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On November 6, 2010, more than 100 people gathered at the Ganaraska Forest Centre to celebrate the Oak Ridges Moraine and the people involved in making it a better place. Organized by EcoSpark for the Monitoring the Moraine Project, the celebration would not have been complete without recognizing the late Kathy (Totten) Guselle, BA’57.
Katherine Totten was born in Windsor, ON, in 1935, the youngest of three children. She studied drama and politics at Queen’s. She lived and worked in Oshawa, but the family also had a farm on the Ganaraska River. She was a loving wife to fellow grad Bob Guselle, MD’50, a caring mother to three children, a talented singer and pianist, a skilled writer and actor with an agent in Toronto, and a social worker.
Her greatest legacy, however, may be the impact she had on the Oak Ridges Moraine. Kathy devoted herself to the Moraine for two decades, from 1988 to 2008. She assumed the role of leader, politician, lawyer, activist and, in the end, a true hero for the Oak Ridges Moraine.
Reminiscent of an earlier time when the Ganaraska was saved from destructive logging, Save the Ganaraska Again (SAGA) started the long fight against the threat of urban development on the Moraine in the late 1980s. Over the decade, little by little, thousands of acres of land had been purchased by developers. The rural community united under SAGA with Kathy as president. During that time, no community support system was in place to challenge growth and development on the basis of “protecting the environment.”
Kathy requested an environmental assessment of the proposed plans. In 1989, a formal hearing was organized based on SAGA’s request and, for the first time, the Oak Ridges Moraine was officially, publicly, identified as a significant landscape. In 1990, Kathy participated in SAGA’s first Ontario Municipal Board (OMB) hearing to fight development on the Ganaraska River. SAGA lost the appeal, but the OMB set conditions that effectively stopped the development. This was a precedent-setting case that drew public interest and media attention.
With Kathy as the driving force, SAGA took a completely novel approach to citizen involvement in planning and policy. In her words, “We have never been against development, just bad development. SAGA always supported comprehensive planning on an ecosystem basis.” At their second OMB hearing, SAGA had no funds to pay a lawyer; Kathy presented the arguments herself and won. Like a true leader, she rallied people to the cause and grew the organization. SAGA was active for 15 years with 334 members. In 2006, Kathy was recognized for her contributions with a Moraine Hero Award, organized by EcoSpark and STORM.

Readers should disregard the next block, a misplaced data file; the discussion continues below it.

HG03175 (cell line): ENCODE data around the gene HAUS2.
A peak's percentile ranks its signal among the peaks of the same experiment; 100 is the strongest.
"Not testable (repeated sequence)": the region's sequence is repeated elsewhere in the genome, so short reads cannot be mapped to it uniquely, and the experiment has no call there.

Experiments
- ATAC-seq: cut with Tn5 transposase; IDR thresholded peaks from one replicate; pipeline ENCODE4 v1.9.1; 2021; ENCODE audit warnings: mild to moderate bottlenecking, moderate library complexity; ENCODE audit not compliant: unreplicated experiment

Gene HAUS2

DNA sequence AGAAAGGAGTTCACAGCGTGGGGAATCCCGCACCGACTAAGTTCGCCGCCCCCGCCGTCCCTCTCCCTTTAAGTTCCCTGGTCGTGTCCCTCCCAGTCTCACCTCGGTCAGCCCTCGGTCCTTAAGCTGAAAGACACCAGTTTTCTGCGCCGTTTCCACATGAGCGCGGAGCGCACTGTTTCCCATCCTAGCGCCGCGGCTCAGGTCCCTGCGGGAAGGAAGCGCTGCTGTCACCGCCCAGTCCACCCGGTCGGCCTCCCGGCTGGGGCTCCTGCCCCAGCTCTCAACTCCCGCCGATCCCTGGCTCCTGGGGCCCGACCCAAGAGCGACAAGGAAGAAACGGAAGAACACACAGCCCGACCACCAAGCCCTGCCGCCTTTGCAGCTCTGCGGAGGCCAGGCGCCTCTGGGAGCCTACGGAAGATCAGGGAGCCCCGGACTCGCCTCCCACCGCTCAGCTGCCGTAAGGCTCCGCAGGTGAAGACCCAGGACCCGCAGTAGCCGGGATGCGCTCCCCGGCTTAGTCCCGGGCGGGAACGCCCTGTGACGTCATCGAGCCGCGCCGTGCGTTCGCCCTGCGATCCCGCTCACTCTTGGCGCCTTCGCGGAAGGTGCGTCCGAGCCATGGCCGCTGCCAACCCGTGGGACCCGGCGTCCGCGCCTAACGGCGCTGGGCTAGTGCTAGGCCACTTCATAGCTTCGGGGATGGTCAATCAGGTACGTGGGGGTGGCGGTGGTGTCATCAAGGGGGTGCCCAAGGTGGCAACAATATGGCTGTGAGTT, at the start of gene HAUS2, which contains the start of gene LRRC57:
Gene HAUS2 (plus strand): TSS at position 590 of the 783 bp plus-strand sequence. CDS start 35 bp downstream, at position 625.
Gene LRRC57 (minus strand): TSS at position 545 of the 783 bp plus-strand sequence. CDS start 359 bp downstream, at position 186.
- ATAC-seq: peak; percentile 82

Queen’s was a major part of Kathy’s life. Her late husband, Dr. Robert D.W. Guselle, was a grad (MD’50) as is daughter Patricia (Artsci‘86, MIR’92). Kathy would often draw upon her Queen’s education to help her in defense of good planning and fair practices. In her 1996 presentation to the Standing Committee on Resource Development for the Land Use Planning and Protection Act, she eloquently said:
"I was taught by politics professor J.A. Corry, later Principal of Queen's University, that any man's right to swing his arm ends where the other man's nose begins. This precept, upon which our society is based, means that you can only do something with a piece of property you purchase if it doesn't affect your neighbour adversely. That requires the land use planning process to ensure, through a system of checks and balances, that every form of development is environmentally benign."
Those paying tribute to her at last November’s celebration said, “Kathy has taught us the importance of civic participation – how to play an active role in the policies that define how we live, work and play in our neighbourhoods, our municipalities, our protected landscapes. This is the basic premise behind Monitoring the Moraine, a collaboration between EcoSpark and STORM. As the Moraine’s legislation will be under review in 2015, it is important for people who care about the Moraine to continue in Kathy’s footsteps.”